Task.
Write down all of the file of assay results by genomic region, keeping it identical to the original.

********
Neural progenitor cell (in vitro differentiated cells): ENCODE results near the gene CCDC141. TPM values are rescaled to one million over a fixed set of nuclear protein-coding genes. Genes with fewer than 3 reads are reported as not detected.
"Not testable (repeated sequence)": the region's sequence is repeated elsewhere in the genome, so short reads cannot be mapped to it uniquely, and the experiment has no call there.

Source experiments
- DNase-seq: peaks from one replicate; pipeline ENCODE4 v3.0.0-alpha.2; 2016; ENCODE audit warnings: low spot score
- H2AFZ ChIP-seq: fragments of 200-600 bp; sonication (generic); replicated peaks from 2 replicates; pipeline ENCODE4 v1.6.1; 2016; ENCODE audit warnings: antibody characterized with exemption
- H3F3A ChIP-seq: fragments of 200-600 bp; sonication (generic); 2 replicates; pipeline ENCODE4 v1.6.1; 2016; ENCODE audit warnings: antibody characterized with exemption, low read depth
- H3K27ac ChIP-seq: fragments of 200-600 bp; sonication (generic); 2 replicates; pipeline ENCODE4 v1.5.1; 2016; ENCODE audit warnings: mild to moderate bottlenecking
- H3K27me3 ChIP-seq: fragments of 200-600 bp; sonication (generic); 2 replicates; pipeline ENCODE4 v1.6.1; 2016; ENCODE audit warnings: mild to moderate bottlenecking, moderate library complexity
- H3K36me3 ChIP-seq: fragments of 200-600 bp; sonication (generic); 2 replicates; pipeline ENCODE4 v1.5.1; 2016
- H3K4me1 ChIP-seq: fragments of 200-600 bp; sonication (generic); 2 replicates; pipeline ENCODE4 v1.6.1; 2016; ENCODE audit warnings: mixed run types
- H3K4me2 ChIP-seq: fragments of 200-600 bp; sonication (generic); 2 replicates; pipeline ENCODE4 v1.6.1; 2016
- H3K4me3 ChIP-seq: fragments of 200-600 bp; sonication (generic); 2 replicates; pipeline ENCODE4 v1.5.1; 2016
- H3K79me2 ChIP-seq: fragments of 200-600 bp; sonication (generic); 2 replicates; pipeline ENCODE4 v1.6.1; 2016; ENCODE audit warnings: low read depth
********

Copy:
Neural progenitor cell (in vitro differentiated cells): ENCODE results near the gene CCDC141. TPM values are rescaled to one million over a fixed set of nuclear protein-coding genes. Genes with fewer than 3 reads are reported as not detected.
"Not testable (repeated sequence)": the region's sequence is repeated elsewhere in the genome, so short reads cannot be mapped to it uniquely, and the experiment has no call there.

Source experiments
- DNase-seq: peaks from one replicate; pipeline ENCODE4 v3.0.0-alpha.2; 2016; ENCODE audit warnings: low spot score
- H2AFZ ChIP-seq: fragments of 200-600 bp; sonication (generic); replicated peaks from 2 replicates; pipeline ENCODE4 v1.6.1; 2016; ENCODE audit warnings: antibody characterized with exemption
- H3F3A ChIP-seq: fragments of 200-600 bp; sonication (generic); 2 replicates; pipeline ENCODE4 v1.6.1; 2016; ENCODE audit warnings: antibody characterized with exemption, low read depth
- H3K27ac ChIP-seq: fragments of 200-600 bp; sonication (generic); 2 replicates; pipeline ENCODE4 v1.5.1; 2016; ENCODE audit warnings: mild to moderate bottlenecking
- H3K27me3 ChIP-seq: fragments of 200-600 bp; sonication (generic); 2 replicates; pipeline ENCODE4 v1.6.1; 2016; ENCODE audit warnings: mild to moderate bottlenecking, moderate library complexity
- H3K36me3 ChIP-seq: fragments of 200-600 bp; sonication (generic); 2 replicates; pipeline ENCODE4 v1.5.1; 2016
- H3K4me1 ChIP-seq: fragments of 200-600 bp; sonication (generic); 2 replicates; pipeline ENCODE4 v1.6.1; 2016; ENCODE audit warnings: mixed run types
- H3K4me2 ChIP-seq: fragments of 200-600 bp; sonication (generic); 2 replicates; pipeline ENCODE4 v1.6.1; 2016
- H3K4me3 ChIP-seq: fragments of 200-600 bp; sonication (generic); 2 replicates; pipeline ENCODE4 v1.5.1; 2016
- H3K79me2 ChIP-seq: fragments of 200-600 bp; sonication (generic); 2 replicates; pipeline ENCODE4 v1.6.1; 2016; ENCODE audit warnings: low read depth